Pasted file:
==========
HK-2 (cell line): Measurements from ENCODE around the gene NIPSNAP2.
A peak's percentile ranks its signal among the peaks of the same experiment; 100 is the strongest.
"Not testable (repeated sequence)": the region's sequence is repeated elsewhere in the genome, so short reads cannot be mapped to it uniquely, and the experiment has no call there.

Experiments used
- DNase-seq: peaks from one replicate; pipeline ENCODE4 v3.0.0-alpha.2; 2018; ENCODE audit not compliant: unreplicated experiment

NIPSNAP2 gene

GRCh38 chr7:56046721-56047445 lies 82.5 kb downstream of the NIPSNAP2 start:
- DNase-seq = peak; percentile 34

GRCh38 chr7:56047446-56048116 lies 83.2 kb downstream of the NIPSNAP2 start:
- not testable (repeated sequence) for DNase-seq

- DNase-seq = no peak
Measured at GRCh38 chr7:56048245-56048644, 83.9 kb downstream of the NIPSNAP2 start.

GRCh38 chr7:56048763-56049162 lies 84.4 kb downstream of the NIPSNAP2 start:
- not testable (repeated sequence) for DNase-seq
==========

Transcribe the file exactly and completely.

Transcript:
HK-2 (cell line): Measurements from ENCODE around the gene NIPSNAP2.
A peak's percentile ranks its signal among the peaks of the same experiment; 100 is the strongest.
"Not testable (repeated sequence)": the region's sequence is repeated elsewhere in the genome, so short reads cannot be mapped to it uniquely, and the experiment has no call there.

Experiments used
- DNase-seq: peaks from one replicate; pipeline ENCODE4 v3.0.0-alpha.2; 2018; ENCODE audit not compliant: unreplicated experiment

NIPSNAP2 gene

GRCh38 chr7:56046721-56047445 lies 82.5 kb downstream of the NIPSNAP2 start:
- DNase-seq = peak; percentile 34

GRCh38 chr7:56047446-56048116 lies 83.2 kb downstream of the NIPSNAP2 start:
- not testable (repeated sequence) for DNase-seq

- DNase-seq = no peak
Measured at GRCh38 chr7:56048245-56048644, 83.9 kb downstream of the NIPSNAP2 start.

GRCh38 chr7:56048763-56049162 lies 84.4 kb downstream of the NIPSNAP2 start:
- not testable (repeated sequence) for DNase-seq